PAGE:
by Patrick Appel
A reader writes:
My brothers and I grew up in a very nice suburb, but my family was at the very bottom of the yearly household income for the area and we knew it. Middle class is relative to your surroundings and the expectations of your peers. We were called the poor kids at our well funded public school.We were never hungry, had a decent roof over our heads in a safe neighborhood and went to college. Knowing now what the family income was during my childhood, we were solidly middle class in the 1960's surrounded by very, very rich families. But there is a part of me who still thinks of himself as the poor kid, while my coworkers who where not as fortunate think my family is rich.
Once family income passes $250,000.00 a year, the parents are professionals who are in at least some business contact with the very rich. It is the proximity of the very rich makes you feel poorer or just middle class, despite the much higher than average income. The isolation from the rest of the real world and the unattainable riches of others, makes for a messed up view of your own success and income.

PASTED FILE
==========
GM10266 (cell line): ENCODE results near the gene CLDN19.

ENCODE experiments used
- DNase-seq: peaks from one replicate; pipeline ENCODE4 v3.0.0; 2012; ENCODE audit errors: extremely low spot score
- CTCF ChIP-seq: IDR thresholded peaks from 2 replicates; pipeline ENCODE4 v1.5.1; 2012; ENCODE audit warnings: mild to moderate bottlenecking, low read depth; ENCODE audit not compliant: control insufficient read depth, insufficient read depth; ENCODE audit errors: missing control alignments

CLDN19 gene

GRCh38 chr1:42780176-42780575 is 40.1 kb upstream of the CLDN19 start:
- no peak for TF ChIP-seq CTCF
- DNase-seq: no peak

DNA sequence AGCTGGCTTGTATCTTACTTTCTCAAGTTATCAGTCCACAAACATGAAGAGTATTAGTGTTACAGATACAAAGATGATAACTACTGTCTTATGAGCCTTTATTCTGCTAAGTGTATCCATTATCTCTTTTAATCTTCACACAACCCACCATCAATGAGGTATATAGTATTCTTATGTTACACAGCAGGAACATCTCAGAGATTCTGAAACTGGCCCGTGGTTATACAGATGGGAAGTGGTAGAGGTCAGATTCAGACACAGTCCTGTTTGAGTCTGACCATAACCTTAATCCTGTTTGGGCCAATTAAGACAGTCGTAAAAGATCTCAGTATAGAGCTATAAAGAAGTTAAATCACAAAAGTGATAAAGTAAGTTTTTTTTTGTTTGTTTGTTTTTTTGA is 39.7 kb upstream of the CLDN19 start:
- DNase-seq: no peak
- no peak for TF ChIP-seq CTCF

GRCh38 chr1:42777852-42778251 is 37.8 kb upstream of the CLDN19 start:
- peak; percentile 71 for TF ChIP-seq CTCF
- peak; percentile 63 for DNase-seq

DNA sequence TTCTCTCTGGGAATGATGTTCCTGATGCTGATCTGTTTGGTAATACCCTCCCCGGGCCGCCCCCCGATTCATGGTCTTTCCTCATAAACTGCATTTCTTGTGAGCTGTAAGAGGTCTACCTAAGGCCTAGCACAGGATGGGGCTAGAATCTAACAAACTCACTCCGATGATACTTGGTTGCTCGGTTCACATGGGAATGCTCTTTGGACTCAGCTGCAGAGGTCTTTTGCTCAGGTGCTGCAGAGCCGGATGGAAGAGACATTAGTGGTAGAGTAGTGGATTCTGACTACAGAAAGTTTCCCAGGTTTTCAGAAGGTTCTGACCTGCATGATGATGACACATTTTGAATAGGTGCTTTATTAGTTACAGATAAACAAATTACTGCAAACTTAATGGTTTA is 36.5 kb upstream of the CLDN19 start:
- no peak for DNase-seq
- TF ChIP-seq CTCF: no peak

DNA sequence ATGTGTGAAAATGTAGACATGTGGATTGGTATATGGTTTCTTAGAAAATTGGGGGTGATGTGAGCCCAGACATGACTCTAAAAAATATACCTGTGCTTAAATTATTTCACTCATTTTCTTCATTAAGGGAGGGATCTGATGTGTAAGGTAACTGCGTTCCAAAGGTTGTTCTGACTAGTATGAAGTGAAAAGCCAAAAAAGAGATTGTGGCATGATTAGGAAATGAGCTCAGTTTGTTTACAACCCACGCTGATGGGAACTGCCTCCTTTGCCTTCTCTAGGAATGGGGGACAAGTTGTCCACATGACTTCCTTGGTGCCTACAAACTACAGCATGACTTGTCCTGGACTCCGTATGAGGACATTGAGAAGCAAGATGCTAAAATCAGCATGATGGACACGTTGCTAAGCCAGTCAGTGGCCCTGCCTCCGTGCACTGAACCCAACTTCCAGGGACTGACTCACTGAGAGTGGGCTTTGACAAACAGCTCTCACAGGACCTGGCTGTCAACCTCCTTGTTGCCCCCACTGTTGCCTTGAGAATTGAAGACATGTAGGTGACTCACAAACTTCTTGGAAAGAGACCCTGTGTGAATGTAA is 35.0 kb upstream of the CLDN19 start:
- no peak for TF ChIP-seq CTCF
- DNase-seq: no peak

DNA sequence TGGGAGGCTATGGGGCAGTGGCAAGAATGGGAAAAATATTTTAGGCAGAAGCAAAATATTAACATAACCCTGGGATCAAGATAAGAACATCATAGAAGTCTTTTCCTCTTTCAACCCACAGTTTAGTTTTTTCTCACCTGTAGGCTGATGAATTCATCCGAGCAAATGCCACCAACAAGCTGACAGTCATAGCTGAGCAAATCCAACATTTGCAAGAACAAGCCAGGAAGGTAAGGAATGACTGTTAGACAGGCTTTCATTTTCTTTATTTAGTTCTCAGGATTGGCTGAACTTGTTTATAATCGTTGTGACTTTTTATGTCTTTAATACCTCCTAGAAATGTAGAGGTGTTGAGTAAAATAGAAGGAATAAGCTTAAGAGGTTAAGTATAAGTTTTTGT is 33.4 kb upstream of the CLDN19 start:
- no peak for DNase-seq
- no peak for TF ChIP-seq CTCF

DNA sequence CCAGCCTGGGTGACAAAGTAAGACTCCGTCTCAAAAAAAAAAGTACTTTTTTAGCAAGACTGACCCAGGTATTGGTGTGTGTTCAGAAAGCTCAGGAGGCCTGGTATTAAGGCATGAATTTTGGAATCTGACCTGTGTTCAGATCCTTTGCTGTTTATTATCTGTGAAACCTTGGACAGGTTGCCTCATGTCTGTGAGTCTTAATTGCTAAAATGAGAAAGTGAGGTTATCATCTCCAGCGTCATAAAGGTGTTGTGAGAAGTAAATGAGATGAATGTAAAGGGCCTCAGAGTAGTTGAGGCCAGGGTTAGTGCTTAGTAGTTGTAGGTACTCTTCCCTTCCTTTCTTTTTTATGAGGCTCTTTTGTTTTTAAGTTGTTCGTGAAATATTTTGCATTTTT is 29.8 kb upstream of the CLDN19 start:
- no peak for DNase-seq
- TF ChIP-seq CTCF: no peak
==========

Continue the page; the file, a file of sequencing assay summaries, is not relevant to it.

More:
Incomes in various geographic areas vary more widely than ever. Living in central NY, finger lakes region (lets just say Elmira NY to name an exact location), probably costs 1/2 to 1/3 as much per year than does living and working in or around NY City, for example. One big aspect of this is what our easy money housing policy has done to the comparative rate of housing costs in such markets. So someone who makes $200,000 in Elmira is probably not middle class, but someone who is trying to own a house and send their kids to a decent school in NY City may arguably be living that way (even though their prospects are higher), even if you don't want to consider them such.
Living in expensive areas is a sign of wealth; it doesn't make a family middle-class. As of 2008 the median household income in New York County was $68,402. Even in relative terms, $200,000 isn't middle-class in NYC. A final reader:
I'll acknowledge a difference between a cerebral awareness of a fact vs an internal feeling for it, but someone who's privileged should actively recognize it, even if they're not a Bill Gates or Diddy...or even your neighborhood's highest-earning accountant.